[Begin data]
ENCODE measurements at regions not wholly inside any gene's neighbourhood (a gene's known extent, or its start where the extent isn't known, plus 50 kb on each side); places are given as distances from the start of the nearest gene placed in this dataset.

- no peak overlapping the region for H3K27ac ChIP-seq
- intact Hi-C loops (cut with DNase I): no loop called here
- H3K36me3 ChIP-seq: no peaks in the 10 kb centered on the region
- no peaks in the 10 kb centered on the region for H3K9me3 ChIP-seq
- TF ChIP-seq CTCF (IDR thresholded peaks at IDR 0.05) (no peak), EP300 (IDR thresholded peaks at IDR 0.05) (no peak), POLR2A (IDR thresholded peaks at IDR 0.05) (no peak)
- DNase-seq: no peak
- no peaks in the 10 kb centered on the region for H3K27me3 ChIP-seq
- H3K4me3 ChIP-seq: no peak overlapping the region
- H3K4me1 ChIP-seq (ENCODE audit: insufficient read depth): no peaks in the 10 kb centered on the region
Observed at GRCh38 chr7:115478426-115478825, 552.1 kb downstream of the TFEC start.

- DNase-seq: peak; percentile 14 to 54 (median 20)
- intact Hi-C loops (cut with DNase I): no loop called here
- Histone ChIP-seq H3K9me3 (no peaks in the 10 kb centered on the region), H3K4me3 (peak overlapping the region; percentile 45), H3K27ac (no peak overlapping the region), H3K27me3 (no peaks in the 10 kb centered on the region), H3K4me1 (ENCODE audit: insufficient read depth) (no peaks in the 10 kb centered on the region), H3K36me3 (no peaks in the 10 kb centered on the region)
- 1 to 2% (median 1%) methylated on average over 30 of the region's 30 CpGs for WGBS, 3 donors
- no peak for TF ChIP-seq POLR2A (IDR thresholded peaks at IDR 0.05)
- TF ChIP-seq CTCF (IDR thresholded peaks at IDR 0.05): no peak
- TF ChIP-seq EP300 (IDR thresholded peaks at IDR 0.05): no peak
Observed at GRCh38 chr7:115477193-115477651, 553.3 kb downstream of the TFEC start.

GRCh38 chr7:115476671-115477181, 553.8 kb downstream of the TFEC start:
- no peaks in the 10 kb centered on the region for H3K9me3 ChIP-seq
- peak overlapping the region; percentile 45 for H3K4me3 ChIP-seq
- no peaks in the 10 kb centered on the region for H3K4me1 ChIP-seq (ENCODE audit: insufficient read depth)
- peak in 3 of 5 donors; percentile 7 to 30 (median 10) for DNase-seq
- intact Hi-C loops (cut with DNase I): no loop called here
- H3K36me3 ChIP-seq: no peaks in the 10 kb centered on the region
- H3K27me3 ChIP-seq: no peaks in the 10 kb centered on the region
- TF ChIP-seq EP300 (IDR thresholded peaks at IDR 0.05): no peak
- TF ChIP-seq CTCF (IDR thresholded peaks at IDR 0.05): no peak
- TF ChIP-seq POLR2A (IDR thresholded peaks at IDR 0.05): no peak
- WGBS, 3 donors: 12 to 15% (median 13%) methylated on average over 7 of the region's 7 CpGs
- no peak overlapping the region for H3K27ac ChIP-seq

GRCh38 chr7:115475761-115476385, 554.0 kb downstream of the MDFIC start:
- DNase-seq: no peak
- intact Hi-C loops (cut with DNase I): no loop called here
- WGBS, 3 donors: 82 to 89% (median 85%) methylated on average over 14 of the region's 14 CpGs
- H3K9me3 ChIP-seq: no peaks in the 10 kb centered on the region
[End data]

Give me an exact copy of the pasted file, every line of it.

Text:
ENCODE measurements at regions not wholly inside any gene's neighbourhood (a gene's known extent, or its start where the extent isn't known, plus 50 kb on each side); places are given as distances from the start of the nearest gene placed in this dataset.

- no peak overlapping the region for H3K27ac ChIP-seq
- intact Hi-C loops (cut with DNase I): no loop called here
- H3K36me3 ChIP-seq: no peaks in the 10 kb centered on the region
- no peaks in the 10 kb centered on the region for H3K9me3 ChIP-seq
- TF ChIP-seq CTCF (IDR thresholded peaks at IDR 0.05) (no peak), EP300 (IDR thresholded peaks at IDR 0.05) (no peak), POLR2A (IDR thresholded peaks at IDR 0.05) (no peak)
- DNase-seq: no peak
- no peaks in the 10 kb centered on the region for H3K27me3 ChIP-seq
- H3K4me3 ChIP-seq: no peak overlapping the region
- H3K4me1 ChIP-seq (ENCODE audit: insufficient read depth): no peaks in the 10 kb centered on the region
Observed at GRCh38 chr7:115478426-115478825, 552.1 kb downstream of the TFEC start.

- DNase-seq: peak; percentile 14 to 54 (median 20)
- intact Hi-C loops (cut with DNase I): no loop called here
- Histone ChIP-seq H3K9me3 (no peaks in the 10 kb centered on the region), H3K4me3 (peak overlapping the region; percentile 45), H3K27ac (no peak overlapping the region), H3K27me3 (no peaks in the 10 kb centered on the region), H3K4me1 (ENCODE audit: insufficient read depth) (no peaks in the 10 kb centered on the region), H3K36me3 (no peaks in the 10 kb centered on the region)
- 1 to 2% (median 1%) methylated on average over 30 of the region's 30 CpGs for WGBS, 3 donors
- no peak for TF ChIP-seq POLR2A (IDR thresholded peaks at IDR 0.05)
- TF ChIP-seq CTCF (IDR thresholded peaks at IDR 0.05): no peak
- TF ChIP-seq EP300 (IDR thresholded peaks at IDR 0.05): no peak
Observed at GRCh38 chr7:115477193-115477651, 553.3 kb downstream of the TFEC start.

GRCh38 chr7:115476671-115477181, 553.8 kb downstream of the TFEC start:
- no peaks in the 10 kb centered on the region for H3K9me3 ChIP-seq
- peak overlapping the region; percentile 45 for H3K4me3 ChIP-seq
- no peaks in the 10 kb centered on the region for H3K4me1 ChIP-seq (ENCODE audit: insufficient read depth)
- peak in 3 of 5 donors; percentile 7 to 30 (median 10) for DNase-seq
- intact Hi-C loops (cut with DNase I): no loop called here
- H3K36me3 ChIP-seq: no peaks in the 10 kb centered on the region
- H3K27me3 ChIP-seq: no peaks in the 10 kb centered on the region
- TF ChIP-seq EP300 (IDR thresholded peaks at IDR 0.05): no peak
- TF ChIP-seq CTCF (IDR thresholded peaks at IDR 0.05): no peak
- TF ChIP-seq POLR2A (IDR thresholded peaks at IDR 0.05): no peak
- WGBS, 3 donors: 12 to 15% (median 13%) methylated on average over 7 of the region's 7 CpGs
- no peak overlapping the region for H3K27ac ChIP-seq

GRCh38 chr7:115475761-115476385, 554.0 kb downstream of the MDFIC start:
- DNase-seq: no peak
- intact Hi-C loops (cut with DNase I): no loop called here
- WGBS, 3 donors: 82 to 89% (median 85%) methylated on average over 14 of the region's 14 CpGs
- H3K9me3 ChIP-seq: no peaks in the 10 kb centered on the region